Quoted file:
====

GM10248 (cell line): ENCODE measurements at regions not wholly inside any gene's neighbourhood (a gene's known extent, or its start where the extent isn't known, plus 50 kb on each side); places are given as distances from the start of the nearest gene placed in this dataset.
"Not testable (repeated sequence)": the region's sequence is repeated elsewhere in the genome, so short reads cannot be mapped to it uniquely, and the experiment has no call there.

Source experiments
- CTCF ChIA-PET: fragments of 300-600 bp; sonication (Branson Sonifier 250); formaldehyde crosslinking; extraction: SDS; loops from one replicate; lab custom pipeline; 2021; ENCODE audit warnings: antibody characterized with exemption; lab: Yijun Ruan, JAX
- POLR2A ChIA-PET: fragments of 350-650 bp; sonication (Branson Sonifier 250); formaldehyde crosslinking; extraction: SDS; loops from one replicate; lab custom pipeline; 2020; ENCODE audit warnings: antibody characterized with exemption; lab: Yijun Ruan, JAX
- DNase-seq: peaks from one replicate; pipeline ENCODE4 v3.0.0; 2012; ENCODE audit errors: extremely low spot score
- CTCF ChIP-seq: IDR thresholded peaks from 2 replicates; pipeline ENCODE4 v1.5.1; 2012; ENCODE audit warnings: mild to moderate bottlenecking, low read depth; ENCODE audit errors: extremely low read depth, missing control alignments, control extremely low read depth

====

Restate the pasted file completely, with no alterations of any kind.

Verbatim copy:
GM10248 (cell line): ENCODE measurements at regions not wholly inside any gene's neighbourhood (a gene's known extent, or its start where the extent isn't known, plus 50 kb on each side); places are given as distances from the start of the nearest gene placed in this dataset.
"Not testable (repeated sequence)": the region's sequence is repeated elsewhere in the genome, so short reads cannot be mapped to it uniquely, and the experiment has no call there.

Source experiments
- CTCF ChIA-PET: fragments of 300-600 bp; sonication (Branson Sonifier 250); formaldehyde crosslinking; extraction: SDS; loops from one replicate; lab custom pipeline; 2021; ENCODE audit warnings: antibody characterized with exemption; lab: Yijun Ruan, JAX
- POLR2A ChIA-PET: fragments of 350-650 bp; sonication (Branson Sonifier 250); formaldehyde crosslinking; extraction: SDS; loops from one replicate; lab custom pipeline; 2020; ENCODE audit warnings: antibody characterized with exemption; lab: Yijun Ruan, JAX
- DNase-seq: peaks from one replicate; pipeline ENCODE4 v3.0.0; 2012; ENCODE audit errors: extremely low spot score
- CTCF ChIP-seq: IDR thresholded peaks from 2 replicates; pipeline ENCODE4 v1.5.1; 2012; ENCODE audit warnings: mild to moderate bottlenecking, low read depth; ENCODE audit errors: extremely low read depth, missing control alignments, control extremely low read depth